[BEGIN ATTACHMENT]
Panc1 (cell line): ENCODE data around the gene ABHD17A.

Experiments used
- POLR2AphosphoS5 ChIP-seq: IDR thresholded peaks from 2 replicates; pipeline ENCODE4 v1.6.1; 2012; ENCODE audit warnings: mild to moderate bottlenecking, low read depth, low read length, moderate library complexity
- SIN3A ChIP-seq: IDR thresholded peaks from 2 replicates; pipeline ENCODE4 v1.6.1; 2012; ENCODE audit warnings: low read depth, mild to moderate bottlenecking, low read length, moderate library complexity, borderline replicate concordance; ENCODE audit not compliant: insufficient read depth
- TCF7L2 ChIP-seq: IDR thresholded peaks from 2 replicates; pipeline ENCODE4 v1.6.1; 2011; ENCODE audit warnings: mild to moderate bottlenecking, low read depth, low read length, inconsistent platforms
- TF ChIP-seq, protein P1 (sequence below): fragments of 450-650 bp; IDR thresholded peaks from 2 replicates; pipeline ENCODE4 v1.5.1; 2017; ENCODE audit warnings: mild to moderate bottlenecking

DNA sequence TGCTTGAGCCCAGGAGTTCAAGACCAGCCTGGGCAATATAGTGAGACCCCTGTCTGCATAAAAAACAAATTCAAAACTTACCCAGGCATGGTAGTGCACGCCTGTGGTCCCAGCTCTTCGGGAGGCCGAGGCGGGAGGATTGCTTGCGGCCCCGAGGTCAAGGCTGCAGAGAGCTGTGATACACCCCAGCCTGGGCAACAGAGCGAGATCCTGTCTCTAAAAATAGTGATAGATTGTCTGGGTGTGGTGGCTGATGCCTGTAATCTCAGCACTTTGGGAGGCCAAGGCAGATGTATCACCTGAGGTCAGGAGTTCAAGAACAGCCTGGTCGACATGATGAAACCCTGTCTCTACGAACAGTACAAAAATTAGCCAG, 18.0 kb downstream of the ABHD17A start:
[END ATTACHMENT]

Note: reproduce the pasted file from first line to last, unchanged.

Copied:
Panc1 (cell line): ENCODE data around the gene ABHD17A.

Experiments used
- POLR2AphosphoS5 ChIP-seq: IDR thresholded peaks from 2 replicates; pipeline ENCODE4 v1.6.1; 2012; ENCODE audit warnings: mild to moderate bottlenecking, low read depth, low read length, moderate library complexity
- SIN3A ChIP-seq: IDR thresholded peaks from 2 replicates; pipeline ENCODE4 v1.6.1; 2012; ENCODE audit warnings: low read depth, mild to moderate bottlenecking, low read length, moderate library complexity, borderline replicate concordance; ENCODE audit not compliant: insufficient read depth
- TCF7L2 ChIP-seq: IDR thresholded peaks from 2 replicates; pipeline ENCODE4 v1.6.1; 2011; ENCODE audit warnings: mild to moderate bottlenecking, low read depth, low read length, inconsistent platforms
- TF ChIP-seq, protein P1 (sequence below): fragments of 450-650 bp; IDR thresholded peaks from 2 replicates; pipeline ENCODE4 v1.5.1; 2017; ENCODE audit warnings: mild to moderate bottlenecking

DNA sequence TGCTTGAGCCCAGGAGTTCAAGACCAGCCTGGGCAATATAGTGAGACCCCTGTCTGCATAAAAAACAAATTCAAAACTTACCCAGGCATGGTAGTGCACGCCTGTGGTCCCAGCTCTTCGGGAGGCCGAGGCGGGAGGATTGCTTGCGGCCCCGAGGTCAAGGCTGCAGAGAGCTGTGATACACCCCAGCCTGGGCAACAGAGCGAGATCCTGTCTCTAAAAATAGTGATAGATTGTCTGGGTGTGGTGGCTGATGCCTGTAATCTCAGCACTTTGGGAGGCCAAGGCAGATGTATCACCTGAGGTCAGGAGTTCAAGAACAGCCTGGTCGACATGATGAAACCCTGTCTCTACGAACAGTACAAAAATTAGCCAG, 18.0 kb downstream of the ABHD17A start: